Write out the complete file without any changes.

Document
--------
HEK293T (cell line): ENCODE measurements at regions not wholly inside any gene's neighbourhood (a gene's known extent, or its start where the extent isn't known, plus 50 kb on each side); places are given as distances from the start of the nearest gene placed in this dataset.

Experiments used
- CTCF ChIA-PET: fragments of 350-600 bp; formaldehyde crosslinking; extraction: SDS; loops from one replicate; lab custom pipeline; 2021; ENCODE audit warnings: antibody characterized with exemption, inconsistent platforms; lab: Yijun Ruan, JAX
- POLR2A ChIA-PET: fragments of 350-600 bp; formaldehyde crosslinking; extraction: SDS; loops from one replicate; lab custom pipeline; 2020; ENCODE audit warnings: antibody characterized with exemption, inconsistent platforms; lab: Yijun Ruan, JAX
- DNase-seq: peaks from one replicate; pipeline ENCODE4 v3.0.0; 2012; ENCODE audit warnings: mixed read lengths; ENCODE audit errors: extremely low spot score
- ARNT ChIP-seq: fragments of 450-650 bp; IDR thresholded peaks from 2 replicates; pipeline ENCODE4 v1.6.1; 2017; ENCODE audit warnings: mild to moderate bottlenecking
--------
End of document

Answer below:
HEK293T (cell line): ENCODE measurements at regions not wholly inside any gene's neighbourhood (a gene's known extent, or its start where the extent isn't known, plus 50 kb on each side); places are given as distances from the start of the nearest gene placed in this dataset.

Experiments used
- CTCF ChIA-PET: fragments of 350-600 bp; formaldehyde crosslinking; extraction: SDS; loops from one replicate; lab custom pipeline; 2021; ENCODE audit warnings: antibody characterized with exemption, inconsistent platforms; lab: Yijun Ruan, JAX
- POLR2A ChIA-PET: fragments of 350-600 bp; formaldehyde crosslinking; extraction: SDS; loops from one replicate; lab custom pipeline; 2020; ENCODE audit warnings: antibody characterized with exemption, inconsistent platforms; lab: Yijun Ruan, JAX
- DNase-seq: peaks from one replicate; pipeline ENCODE4 v3.0.0; 2012; ENCODE audit warnings: mixed read lengths; ENCODE audit errors: extremely low spot score
- ARNT ChIP-seq: fragments of 450-650 bp; IDR thresholded peaks from 2 replicates; pipeline ENCODE4 v1.6.1; 2017; ENCODE audit warnings: mild to moderate bottlenecking